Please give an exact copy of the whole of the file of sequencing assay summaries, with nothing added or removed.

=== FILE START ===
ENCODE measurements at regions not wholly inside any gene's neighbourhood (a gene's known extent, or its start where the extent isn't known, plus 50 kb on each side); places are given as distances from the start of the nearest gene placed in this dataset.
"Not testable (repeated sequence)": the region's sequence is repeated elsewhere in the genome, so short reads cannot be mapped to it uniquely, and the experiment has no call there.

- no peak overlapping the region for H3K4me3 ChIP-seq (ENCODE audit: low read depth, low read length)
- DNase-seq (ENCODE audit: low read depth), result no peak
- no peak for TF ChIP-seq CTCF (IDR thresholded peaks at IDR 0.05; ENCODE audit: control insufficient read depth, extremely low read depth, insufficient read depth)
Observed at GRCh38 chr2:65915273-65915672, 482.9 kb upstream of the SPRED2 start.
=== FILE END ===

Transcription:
ENCODE measurements at regions not wholly inside any gene's neighbourhood (a gene's known extent, or its start where the extent isn't known, plus 50 kb on each side); places are given as distances from the start of the nearest gene placed in this dataset.
"Not testable (repeated sequence)": the region's sequence is repeated elsewhere in the genome, so short reads cannot be mapped to it uniquely, and the experiment has no call there.

- no peak overlapping the region for H3K4me3 ChIP-seq (ENCODE audit: low read depth, low read length)
- DNase-seq (ENCODE audit: low read depth), result no peak
- no peak for TF ChIP-seq CTCF (IDR thresholded peaks at IDR 0.05; ENCODE audit: control insufficient read depth, extremely low read depth, insufficient read depth)
Observed at GRCh38 chr2:65915273-65915672, 482.9 kb upstream of the SPRED2 start.